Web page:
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Intel Jumps Head-First Into the Metaverse

Metaverse VR clipart
(Image credit: Shutterstock)

Intel has finally spoken publicly about the Metaverse, the latest push from Meta (previously known as Facebook) toward a digitally-interconnected world. As the world's largest semiconductor manufacturer, Intel is a natural player in this science-fiction-meets-reality story. Its technological solutions are part of the backbone of computing itself, whether local (in your PC) or distributed (in the cloud). However, Intel seems to think its greatest efforts toward enabling and supporting the vision for an eventual Metaverse space won't come from the hardware realm. Instead, Intel is focusing on the elegant hell of software.

The basic gist of the situation is this. Intel has taken giant's steps since the introduction of the semiconductor in increasing available computing performance. These advances mean increased performance at a chip level, and the parallel advances in cloud infrastructure that can now stream interactive experiences (i.e., games) to a low-power, local device. But even these devices are now powerful enough to drive their own experiences. The CPUs in our mobile phones are now more powerful than the ones that were employed in the Xbox 360 and PS3 consoles, and GPUs are heading in the same direction.

In an interview with Quartz, Raja Koduri, head of Intel's accelerated computing systems and graphics group, said that " the [personal computers] are getting better, the phone is amazing these days, you’ve got a two-teraflop GPU in the phone… and then you have cloud. There's lots of progress made, but it is not enough." While it may sound impractical today, companies are working on bringing enough graphics performance to phones to support ray tracing — and it will come, in time.

These devices and others with embedded processing power are mostly left idle. The question then becomes: What if we could build an infrastructure that would allow for available computing resources in a network to be pooled together irrespective of manufacturer, and get them seamlessly and transparently working for the same goal? Koduri seems to think that this is an essential element in enabling a true Metaverse experience.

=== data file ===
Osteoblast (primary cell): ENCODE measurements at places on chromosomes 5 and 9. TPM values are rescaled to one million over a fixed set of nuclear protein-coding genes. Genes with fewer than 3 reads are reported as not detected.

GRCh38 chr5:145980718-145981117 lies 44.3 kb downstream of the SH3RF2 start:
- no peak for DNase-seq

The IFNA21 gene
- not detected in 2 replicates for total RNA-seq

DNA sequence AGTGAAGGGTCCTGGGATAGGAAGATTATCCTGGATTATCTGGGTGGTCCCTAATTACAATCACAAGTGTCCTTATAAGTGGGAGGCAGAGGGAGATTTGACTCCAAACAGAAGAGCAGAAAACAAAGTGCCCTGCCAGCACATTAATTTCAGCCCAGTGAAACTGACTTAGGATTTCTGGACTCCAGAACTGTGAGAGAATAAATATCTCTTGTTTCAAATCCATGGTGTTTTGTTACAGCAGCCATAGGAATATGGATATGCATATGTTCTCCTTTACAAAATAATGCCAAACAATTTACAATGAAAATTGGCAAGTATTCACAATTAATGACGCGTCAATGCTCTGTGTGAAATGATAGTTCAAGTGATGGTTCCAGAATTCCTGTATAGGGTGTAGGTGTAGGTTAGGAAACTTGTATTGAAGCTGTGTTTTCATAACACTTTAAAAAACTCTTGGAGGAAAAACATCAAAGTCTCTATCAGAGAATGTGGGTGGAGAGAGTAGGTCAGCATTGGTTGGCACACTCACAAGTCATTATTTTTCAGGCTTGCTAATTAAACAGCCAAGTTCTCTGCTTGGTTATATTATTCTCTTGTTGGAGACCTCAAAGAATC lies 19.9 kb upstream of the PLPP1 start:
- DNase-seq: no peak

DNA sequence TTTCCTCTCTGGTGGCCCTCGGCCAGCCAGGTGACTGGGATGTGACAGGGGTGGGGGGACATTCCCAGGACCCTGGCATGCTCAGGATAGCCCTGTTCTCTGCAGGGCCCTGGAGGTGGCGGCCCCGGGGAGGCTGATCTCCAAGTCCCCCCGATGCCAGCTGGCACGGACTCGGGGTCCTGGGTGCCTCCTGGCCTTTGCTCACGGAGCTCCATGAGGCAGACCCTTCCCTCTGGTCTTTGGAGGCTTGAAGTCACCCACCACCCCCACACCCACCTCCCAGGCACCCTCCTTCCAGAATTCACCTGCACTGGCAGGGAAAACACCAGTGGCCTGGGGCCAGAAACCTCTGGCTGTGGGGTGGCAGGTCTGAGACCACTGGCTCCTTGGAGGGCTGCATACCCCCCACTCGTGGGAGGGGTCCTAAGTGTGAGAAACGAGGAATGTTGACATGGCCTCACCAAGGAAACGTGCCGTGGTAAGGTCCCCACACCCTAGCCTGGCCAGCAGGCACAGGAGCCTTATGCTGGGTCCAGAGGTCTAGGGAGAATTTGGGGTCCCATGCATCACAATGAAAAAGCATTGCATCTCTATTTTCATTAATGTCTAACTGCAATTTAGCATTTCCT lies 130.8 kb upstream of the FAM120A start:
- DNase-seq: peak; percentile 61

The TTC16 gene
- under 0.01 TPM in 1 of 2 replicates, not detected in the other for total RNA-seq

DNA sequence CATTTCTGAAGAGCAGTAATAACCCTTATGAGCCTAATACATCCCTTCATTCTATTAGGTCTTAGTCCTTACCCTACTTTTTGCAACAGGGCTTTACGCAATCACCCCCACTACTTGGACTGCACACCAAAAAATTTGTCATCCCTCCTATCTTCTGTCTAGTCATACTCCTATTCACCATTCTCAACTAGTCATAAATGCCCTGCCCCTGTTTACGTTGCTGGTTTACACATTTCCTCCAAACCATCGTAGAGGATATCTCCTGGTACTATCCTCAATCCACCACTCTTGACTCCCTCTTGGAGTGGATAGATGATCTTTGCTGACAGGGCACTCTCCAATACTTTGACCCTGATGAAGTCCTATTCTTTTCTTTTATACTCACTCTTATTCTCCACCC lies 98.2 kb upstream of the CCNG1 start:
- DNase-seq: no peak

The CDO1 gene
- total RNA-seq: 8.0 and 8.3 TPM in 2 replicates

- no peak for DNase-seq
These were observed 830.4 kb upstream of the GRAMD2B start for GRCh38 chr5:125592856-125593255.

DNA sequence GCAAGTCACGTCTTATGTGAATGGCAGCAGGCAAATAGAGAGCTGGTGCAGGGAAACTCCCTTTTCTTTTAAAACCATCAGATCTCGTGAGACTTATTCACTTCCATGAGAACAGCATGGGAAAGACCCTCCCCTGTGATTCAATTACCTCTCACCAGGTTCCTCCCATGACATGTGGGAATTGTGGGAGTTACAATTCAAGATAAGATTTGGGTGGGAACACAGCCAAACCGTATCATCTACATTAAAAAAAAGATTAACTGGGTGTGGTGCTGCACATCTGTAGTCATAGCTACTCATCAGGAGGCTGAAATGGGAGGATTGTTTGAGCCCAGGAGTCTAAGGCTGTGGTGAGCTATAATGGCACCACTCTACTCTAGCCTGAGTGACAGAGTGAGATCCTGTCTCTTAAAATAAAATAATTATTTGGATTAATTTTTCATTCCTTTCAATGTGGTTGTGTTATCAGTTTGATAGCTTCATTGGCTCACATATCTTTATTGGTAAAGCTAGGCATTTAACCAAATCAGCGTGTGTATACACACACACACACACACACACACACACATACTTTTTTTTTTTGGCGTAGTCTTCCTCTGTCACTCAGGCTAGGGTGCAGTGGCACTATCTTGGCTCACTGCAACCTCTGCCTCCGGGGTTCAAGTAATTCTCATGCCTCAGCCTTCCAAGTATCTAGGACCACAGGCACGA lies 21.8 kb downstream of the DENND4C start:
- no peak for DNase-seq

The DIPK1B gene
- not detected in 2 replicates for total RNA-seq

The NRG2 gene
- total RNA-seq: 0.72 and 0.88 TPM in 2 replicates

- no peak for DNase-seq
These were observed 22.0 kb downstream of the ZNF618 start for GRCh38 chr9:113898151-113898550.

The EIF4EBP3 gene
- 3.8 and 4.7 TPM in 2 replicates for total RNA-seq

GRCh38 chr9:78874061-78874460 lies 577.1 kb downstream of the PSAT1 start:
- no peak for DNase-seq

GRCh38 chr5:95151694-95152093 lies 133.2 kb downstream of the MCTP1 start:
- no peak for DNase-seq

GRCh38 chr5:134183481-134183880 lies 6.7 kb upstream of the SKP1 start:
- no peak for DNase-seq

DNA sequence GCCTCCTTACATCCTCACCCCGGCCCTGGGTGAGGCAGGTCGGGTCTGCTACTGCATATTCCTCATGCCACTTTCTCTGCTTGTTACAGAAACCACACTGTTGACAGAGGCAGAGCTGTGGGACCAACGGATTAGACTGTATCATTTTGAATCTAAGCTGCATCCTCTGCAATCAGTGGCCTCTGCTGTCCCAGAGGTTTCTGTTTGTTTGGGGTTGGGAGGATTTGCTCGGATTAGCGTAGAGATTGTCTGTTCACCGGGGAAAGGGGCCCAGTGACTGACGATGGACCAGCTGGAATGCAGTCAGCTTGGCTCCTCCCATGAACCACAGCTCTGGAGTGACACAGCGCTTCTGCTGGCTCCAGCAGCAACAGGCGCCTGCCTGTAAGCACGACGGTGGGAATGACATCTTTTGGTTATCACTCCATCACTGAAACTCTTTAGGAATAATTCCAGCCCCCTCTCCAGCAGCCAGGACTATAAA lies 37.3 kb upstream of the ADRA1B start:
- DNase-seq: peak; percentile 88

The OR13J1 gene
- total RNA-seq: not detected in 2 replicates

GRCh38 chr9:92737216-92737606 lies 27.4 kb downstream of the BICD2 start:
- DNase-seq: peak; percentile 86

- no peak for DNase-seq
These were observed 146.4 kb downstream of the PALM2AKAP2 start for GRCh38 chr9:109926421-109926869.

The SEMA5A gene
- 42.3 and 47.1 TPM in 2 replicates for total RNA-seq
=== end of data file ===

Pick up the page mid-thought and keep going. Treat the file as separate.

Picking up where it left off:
"One foundational thing we always knew is that for what we imagined in Snow Crash, what we imagined in Ready Player One, for those experiences to be delivered, the computational infrastructure that is needed is 1000 times more than what we currently have."

As reported by Reuters, Intel is currently developing such a software solution that would enable for computing resources to be pooled together according to usage requirements. Of course, that resource pooling across networks — and across vast stretches of physical space between your home and Microsoft's Xbox Cloud render farms, for example — requires many pieces to work in lockstep. Imagine powering up your laptop in your bedroom, starting a game, and your system automatically powers up other devices on your network, like a game consoles or a PC packing one of the best graphics cards.

"The compute that you need to render a photo-realistic you of me or your environment needs to be continued anywhere," added Raja Koduri. "That means that your PCs, your phones, your edge networks, your cell stations that have some compute, and your cloud computing needs to be kind of working in conjunction like an orchestra—between all of these three elements that deliver that kind of beautiful metaverse. It’ll take time."

Just how much time isn't exactly clear, but Intel is already working on the problem. And while software will undoubtedly play a big role, don't count out the hardware aspect. Something tells me we're not going to be joining the Metaverse on current generation smartphones and PCs, no matter how bullish Meta and Intel might seem.